The following are debt instruments with shorter maturities, generally, than bonds.

  • commercial papers,
  • certificates of deposit,
  • medium-term notes,
  • acceptance credits.

Each are bearer securities negotiable by delivery.  They are all debentures or acknowledgements of indebtedness in a wider sense.

Acceptance credit facilities may provide short term finance through acceptance of eligible bills.  Bills are bills of exchange.  Acceptance credit facilities may be provided by institutions whose acceptances are approved by as eligible for use in monetary operations.

Commercial paper is generally issued by high grade borrowers.  It is based under covenant alone without credit support or security. Where it is securitized, collateral  and security enhancements, may be provided.

Medium-term notes are also  issued by high-grade entities.  They may be guaranteed and/or secured.

Certificates of deposits are issued by credit institutions which accept deposits.

Debt may be redeemed by new debt issues on a rolling basis.  Investors will not generally have obligations to take new debt issues.  An issuer may have a standby credit facility on which it can draw in the event that it cannot place its issues on the debt market.

A committed program of debt issuance is the one that is underwritten.  An underwriter is obliged to take up the new issue. A committed program is costly and carries risks for the underwriters.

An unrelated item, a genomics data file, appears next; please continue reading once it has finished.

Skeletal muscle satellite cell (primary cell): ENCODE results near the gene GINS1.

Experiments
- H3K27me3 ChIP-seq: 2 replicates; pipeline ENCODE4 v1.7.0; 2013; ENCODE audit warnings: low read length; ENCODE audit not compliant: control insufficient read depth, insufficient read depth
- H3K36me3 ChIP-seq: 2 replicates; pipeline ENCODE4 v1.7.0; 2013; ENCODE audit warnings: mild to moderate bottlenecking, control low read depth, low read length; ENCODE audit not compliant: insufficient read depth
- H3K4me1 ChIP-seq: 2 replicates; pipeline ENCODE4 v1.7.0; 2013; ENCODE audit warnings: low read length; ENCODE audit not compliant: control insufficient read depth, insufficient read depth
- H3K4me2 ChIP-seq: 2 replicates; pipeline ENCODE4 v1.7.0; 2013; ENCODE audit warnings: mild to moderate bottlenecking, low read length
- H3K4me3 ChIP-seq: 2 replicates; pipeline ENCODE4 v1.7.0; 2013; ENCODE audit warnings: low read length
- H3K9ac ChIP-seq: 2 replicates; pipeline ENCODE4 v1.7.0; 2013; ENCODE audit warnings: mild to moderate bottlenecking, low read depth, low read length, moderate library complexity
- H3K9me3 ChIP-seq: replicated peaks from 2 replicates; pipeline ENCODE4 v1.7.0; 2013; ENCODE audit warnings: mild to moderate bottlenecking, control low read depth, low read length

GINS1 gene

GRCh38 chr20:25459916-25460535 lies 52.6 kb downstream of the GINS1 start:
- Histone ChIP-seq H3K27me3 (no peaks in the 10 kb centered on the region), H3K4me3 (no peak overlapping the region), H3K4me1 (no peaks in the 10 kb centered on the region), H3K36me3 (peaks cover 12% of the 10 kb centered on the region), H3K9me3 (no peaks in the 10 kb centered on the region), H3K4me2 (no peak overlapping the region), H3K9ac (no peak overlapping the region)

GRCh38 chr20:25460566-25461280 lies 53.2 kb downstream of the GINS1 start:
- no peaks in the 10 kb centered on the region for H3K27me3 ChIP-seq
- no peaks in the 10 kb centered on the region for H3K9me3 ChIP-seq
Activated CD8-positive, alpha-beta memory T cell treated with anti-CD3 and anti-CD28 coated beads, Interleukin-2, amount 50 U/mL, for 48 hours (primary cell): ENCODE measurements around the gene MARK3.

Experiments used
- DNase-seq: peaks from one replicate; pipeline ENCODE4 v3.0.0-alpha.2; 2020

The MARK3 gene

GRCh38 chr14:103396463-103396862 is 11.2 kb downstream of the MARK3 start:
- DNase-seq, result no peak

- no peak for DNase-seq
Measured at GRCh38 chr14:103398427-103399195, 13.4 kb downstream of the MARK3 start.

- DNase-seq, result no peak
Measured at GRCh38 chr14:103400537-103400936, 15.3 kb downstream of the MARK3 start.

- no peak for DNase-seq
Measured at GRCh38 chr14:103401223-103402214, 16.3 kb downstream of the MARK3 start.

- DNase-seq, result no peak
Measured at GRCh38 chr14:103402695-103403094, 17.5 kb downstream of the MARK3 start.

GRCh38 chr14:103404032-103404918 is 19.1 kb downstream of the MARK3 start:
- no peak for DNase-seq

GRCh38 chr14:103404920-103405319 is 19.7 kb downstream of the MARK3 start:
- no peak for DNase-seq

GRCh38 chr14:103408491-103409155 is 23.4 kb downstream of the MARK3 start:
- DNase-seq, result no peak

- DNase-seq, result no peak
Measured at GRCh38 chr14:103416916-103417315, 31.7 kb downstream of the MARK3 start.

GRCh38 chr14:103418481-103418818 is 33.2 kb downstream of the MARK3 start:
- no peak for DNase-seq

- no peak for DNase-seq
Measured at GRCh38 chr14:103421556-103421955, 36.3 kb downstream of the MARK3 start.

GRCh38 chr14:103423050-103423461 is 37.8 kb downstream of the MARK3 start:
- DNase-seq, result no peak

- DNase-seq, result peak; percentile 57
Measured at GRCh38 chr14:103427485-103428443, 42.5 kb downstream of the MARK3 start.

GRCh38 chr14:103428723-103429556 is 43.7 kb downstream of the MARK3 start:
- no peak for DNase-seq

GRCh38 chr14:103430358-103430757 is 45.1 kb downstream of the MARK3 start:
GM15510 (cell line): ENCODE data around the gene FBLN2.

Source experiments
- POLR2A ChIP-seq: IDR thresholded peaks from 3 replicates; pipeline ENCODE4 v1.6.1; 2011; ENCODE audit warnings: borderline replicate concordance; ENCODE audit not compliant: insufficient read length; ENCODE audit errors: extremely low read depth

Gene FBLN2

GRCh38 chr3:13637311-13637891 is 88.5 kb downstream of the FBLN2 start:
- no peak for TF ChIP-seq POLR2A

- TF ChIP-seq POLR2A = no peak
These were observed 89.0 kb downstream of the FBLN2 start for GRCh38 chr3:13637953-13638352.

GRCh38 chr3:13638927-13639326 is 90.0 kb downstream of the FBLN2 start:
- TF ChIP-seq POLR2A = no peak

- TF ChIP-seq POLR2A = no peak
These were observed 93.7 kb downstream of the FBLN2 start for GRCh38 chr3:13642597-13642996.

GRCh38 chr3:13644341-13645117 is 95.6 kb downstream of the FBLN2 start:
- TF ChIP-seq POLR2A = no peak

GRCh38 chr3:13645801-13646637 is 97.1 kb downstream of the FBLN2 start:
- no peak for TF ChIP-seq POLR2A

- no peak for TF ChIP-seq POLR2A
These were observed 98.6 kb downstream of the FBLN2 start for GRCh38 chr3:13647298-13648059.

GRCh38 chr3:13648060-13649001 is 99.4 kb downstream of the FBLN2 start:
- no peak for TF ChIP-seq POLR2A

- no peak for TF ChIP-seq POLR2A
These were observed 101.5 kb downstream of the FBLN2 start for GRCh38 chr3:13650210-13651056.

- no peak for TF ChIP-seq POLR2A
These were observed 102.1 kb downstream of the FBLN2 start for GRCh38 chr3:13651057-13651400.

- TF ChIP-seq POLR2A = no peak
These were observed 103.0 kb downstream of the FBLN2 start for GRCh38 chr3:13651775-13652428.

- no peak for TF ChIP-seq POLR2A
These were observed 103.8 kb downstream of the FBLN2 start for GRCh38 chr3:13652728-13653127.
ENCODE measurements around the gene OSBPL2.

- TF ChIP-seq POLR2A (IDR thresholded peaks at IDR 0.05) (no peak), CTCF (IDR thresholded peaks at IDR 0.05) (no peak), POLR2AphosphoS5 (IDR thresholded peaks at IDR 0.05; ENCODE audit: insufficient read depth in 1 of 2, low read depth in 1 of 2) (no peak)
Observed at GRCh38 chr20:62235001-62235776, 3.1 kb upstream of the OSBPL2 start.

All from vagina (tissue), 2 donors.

Medium-term notes may be traded on stock exchanges. As with bonds a prospectus is required.

Commercial paper, certificates of deposit and bankers acceptances may be issued in dematerialized form.  They may be settled through CREST and equivalent providers.

Issuers may enter placing agreements to place or use best endeavours to place the issued securities with investors.  Securities may only be offered to the public when an approved prospectus has been made available or is alternatively exempt.

A prospectus is not usually prepared for CDs.  They may be offered under an exempt offer below the threshold. CD is regulated in the same way as a banking deposit.

Commercial paper is a promise to pay the bearer the stated amount on the stated day.  Payments are made gross without deduction of tax.  The governing law and jurisdiction are provided for.   Commercial paper may be issued at a discount with the return implied by a discounted face value.